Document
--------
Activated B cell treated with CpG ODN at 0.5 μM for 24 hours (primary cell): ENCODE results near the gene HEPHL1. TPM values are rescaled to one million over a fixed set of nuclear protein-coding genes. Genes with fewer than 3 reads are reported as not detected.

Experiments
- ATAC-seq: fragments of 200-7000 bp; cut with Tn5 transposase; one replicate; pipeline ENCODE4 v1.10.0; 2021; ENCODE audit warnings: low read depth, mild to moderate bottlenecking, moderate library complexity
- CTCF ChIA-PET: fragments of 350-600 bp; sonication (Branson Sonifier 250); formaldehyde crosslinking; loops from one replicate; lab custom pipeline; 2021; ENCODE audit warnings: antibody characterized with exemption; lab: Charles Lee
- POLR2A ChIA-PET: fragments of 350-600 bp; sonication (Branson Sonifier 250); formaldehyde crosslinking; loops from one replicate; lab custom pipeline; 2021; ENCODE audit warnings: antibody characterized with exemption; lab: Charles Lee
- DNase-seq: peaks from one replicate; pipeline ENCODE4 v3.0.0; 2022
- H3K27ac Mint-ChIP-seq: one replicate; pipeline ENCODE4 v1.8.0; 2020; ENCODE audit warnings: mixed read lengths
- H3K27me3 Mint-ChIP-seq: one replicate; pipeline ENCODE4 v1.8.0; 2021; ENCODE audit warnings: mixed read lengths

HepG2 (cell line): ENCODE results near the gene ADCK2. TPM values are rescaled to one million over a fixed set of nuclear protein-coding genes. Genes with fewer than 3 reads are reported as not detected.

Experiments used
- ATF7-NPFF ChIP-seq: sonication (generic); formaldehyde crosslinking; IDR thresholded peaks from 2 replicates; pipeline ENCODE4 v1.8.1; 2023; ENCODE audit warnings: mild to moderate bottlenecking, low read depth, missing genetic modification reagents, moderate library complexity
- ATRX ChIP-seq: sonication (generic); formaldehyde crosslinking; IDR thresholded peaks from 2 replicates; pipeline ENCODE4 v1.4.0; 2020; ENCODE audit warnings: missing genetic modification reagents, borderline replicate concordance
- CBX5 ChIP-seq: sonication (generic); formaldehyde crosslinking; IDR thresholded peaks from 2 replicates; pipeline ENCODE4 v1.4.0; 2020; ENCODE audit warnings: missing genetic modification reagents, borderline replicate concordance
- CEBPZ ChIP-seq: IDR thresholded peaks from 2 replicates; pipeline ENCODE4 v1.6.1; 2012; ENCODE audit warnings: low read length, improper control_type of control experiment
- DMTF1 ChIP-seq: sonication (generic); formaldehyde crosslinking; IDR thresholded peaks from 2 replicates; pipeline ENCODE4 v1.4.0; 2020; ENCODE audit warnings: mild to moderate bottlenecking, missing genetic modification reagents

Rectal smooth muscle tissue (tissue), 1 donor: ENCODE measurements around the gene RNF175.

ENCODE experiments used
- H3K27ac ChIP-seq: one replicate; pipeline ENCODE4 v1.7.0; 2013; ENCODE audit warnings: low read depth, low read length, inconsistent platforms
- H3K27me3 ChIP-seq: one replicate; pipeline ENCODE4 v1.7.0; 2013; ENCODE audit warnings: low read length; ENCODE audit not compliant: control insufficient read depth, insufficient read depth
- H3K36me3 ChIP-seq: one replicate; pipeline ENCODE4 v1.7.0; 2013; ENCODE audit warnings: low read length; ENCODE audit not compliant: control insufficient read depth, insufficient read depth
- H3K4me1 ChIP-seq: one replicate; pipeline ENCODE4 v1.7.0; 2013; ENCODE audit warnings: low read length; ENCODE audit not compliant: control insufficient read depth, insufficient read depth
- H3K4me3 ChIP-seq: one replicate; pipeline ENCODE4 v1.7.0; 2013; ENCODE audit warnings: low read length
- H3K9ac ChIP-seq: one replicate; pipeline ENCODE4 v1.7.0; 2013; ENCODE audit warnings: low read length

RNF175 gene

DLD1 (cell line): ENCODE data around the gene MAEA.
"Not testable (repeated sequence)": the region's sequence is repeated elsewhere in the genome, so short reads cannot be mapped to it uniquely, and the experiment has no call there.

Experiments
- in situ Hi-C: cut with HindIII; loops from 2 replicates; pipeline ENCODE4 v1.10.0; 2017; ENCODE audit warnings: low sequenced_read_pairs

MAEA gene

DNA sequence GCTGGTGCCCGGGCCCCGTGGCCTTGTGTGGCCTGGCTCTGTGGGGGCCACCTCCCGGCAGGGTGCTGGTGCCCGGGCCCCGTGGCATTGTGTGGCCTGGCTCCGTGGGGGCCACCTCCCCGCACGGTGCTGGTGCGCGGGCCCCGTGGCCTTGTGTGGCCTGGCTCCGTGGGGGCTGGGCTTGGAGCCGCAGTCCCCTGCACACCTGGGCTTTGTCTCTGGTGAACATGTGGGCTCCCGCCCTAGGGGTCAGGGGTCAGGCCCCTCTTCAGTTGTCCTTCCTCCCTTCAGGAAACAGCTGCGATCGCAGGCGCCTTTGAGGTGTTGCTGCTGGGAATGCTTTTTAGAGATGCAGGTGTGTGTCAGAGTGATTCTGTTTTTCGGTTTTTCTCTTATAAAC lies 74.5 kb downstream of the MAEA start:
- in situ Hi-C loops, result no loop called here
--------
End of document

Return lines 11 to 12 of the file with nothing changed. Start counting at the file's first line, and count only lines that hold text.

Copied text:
- ATF7-NPFF ChIP-seq: sonication (generic); formaldehyde crosslinking; IDR thresholded peaks from 2 replicates; pipeline ENCODE4 v1.8.1; 2023; ENCODE audit warnings: mild to moderate bottlenecking, low read depth, missing genetic modification reagents, moderate library complexity
- ATRX ChIP-seq: sonication (generic); formaldehyde crosslinking; IDR thresholded peaks from 2 replicates; pipeline ENCODE4 v1.4.0; 2020; ENCODE audit warnings: missing genetic modification reagents, borderline replicate concordance